What has happened this year in terms of sector returns in the Australian stock market? There was a very wide return dispersion with energy and utilities at the extreme positive end of the spectrum. Within utilities, it was really the energy component that outperformed. Part of this dispersion reflects rising interest rates and a derating in the "growthier" parts of the market that were trading on high multiples prior to the rise in rates.
It also reflects the impact of the war in Ukraine which has resulted in a big energy crunch in Europe. Europe's insatiable demand for energy to replace Russian natural gas ahead of the winter has driven global energy prices in 2022. But we think the picture might change in 2023, as peak energy prices lie in the past and the sector suffers further share price weakness.
Stay Cautious on Energy and Mining
At the global level there is a clear relationship between economic activity and the performance of resources and energy stocks (Figure 3). When overall activity is strong, so too is the demand for energy and mining commodities. But when demand weakens, the demand for energy and commodities also declines. And this is the global environment which we are now in, with measures of activity like the U.S. ISM PMI Index in negative territory in November.
Earnings Vulnerable as Financial Conditions Weaken
(Fig. 3) Australian financial conditions index vs earnings growth
As the global economy slows in 2023, we expect energy and mining stocks to underperform. When the price of their underlying commodities rolls over, as we have already witnessed recently, there will be eventual declines in earnings and cash flows. We think that is going to be the real story for these sectors in 2023.
From a longer-term perspective, we still see select opportunities in the resources sector related to the green energy transition and EV manufacturing. However, in the short term we expect the broader commodity complex and in turn the mining sector to come under pressure.
Global Cyclicals Vulnerable in Downturns
(Fig. 4) US ISM vs. global resource & energy equities
Summary and Conclusions
The key issue facing markets is how much interest rates needs to rise in order to slow economic growth and get inflation down to central bank targets. Central bank concerns have broadened out from the goods market and supply chains to now include the services sector and in particular the labour market. The bottom line is that labour markets are too tight and not consistent with inflation reaching central bank targets which therefore requires the unemployment rate to rise. The collateral damage from rising rates will be corporate earnings, which are expected to be downgraded going forward. It is likely any policy error will be one of overtightening causing a recession. Whether or not we have an economic recession it is highly likely we will have an earnings recession as economies slow.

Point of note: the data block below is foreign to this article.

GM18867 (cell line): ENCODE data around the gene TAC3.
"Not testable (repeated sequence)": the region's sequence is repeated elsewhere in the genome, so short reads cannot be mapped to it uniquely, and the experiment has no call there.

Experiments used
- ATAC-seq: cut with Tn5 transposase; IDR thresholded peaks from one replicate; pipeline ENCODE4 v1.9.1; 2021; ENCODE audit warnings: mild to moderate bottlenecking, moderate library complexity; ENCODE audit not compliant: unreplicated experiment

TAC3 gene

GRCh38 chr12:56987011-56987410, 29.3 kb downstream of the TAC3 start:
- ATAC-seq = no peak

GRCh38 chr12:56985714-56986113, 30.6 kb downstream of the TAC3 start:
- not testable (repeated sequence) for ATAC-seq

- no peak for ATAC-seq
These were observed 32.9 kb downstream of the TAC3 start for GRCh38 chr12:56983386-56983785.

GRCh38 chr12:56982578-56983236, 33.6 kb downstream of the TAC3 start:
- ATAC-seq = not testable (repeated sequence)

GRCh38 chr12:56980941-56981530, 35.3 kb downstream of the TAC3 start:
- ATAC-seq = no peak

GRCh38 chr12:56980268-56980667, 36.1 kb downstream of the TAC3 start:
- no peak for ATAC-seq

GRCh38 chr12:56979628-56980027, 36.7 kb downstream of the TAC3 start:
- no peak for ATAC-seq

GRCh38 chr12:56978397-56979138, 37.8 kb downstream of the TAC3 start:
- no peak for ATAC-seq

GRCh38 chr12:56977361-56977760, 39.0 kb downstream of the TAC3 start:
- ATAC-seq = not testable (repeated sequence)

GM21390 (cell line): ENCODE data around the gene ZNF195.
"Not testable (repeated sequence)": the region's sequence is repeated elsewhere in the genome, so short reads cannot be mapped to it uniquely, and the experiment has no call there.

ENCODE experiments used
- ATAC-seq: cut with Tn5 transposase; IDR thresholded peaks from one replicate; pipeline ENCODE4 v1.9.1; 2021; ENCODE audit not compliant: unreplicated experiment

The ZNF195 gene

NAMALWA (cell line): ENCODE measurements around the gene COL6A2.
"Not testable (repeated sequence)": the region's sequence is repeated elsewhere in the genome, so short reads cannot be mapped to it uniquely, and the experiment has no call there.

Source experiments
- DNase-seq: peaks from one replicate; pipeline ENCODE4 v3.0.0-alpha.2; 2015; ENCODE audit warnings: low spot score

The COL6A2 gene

Whilst the market has been pre- occupied by valuation risks in 2022, given rising bond yields, we expect this to change going forward as earnings downgrades gather pace. We maintain a defensive posture in the face of rising earnings risks and continue to selectively look for opportunities in oversold growth names. We expect the more cyclical parts of the market to come under earnings pressure going forward, which should see growth companies with more quality and defensive attributes outperform in 2023 as their earnings prove more resilient.
The key market drivers of the last decade are reversing, and investors need to transition to a new paradigm (Figure 5). Normalising from excess liquidity is proving painful for Australia, but like Omicron it is not fatal. In fact, Australia is relatively well-positioned for the new global investment regime that is unfolding, with many good long-term investment opportunities. In the short term, however, we advise caution towards the more expensive high P/E names, banks that face rising bad debts, and businesses generally that are more vulnerable to a cyclical slowdown, preferring quality defensive exposure to companies with lower earnings risk and margin stability.
Paradigm Shift for Investors
(Fig. 5) Old regime versus new regime